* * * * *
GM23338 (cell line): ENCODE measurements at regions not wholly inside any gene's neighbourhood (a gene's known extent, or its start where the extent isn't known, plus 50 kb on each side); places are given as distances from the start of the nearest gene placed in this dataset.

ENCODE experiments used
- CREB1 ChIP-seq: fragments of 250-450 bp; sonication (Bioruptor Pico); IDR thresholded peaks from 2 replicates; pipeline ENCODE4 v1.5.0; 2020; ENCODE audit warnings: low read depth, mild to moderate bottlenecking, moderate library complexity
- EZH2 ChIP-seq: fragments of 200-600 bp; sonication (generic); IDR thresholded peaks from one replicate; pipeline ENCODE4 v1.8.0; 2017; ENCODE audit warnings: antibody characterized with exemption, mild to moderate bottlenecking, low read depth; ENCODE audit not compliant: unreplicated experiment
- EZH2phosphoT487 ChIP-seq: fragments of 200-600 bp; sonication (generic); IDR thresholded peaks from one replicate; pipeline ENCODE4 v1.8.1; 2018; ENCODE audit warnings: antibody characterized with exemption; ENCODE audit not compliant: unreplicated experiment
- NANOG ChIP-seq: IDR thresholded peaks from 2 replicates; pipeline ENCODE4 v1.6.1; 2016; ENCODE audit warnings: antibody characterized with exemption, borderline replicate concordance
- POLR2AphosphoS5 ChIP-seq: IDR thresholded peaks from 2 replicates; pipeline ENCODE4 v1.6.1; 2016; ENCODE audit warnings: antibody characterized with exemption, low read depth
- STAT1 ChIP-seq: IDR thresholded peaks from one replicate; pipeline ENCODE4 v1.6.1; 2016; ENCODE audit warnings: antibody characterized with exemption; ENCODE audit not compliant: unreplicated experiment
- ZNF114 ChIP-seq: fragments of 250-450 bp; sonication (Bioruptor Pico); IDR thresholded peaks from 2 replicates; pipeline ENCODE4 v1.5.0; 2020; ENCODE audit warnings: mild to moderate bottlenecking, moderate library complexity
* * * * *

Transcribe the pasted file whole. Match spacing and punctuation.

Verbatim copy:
GM23338 (cell line): ENCODE measurements at regions not wholly inside any gene's neighbourhood (a gene's known extent, or its start where the extent isn't known, plus 50 kb on each side); places are given as distances from the start of the nearest gene placed in this dataset.

ENCODE experiments used
- CREB1 ChIP-seq: fragments of 250-450 bp; sonication (Bioruptor Pico); IDR thresholded peaks from 2 replicates; pipeline ENCODE4 v1.5.0; 2020; ENCODE audit warnings: low read depth, mild to moderate bottlenecking, moderate library complexity
- EZH2 ChIP-seq: fragments of 200-600 bp; sonication (generic); IDR thresholded peaks from one replicate; pipeline ENCODE4 v1.8.0; 2017; ENCODE audit warnings: antibody characterized with exemption, mild to moderate bottlenecking, low read depth; ENCODE audit not compliant: unreplicated experiment
- EZH2phosphoT487 ChIP-seq: fragments of 200-600 bp; sonication (generic); IDR thresholded peaks from one replicate; pipeline ENCODE4 v1.8.1; 2018; ENCODE audit warnings: antibody characterized with exemption; ENCODE audit not compliant: unreplicated experiment
- NANOG ChIP-seq: IDR thresholded peaks from 2 replicates; pipeline ENCODE4 v1.6.1; 2016; ENCODE audit warnings: antibody characterized with exemption, borderline replicate concordance
- POLR2AphosphoS5 ChIP-seq: IDR thresholded peaks from 2 replicates; pipeline ENCODE4 v1.6.1; 2016; ENCODE audit warnings: antibody characterized with exemption, low read depth
- STAT1 ChIP-seq: IDR thresholded peaks from one replicate; pipeline ENCODE4 v1.6.1; 2016; ENCODE audit warnings: antibody characterized with exemption; ENCODE audit not compliant: unreplicated experiment
- ZNF114 ChIP-seq: fragments of 250-450 bp; sonication (Bioruptor Pico); IDR thresholded peaks from 2 replicates; pipeline ENCODE4 v1.5.0; 2020; ENCODE audit warnings: mild to moderate bottlenecking, moderate library complexity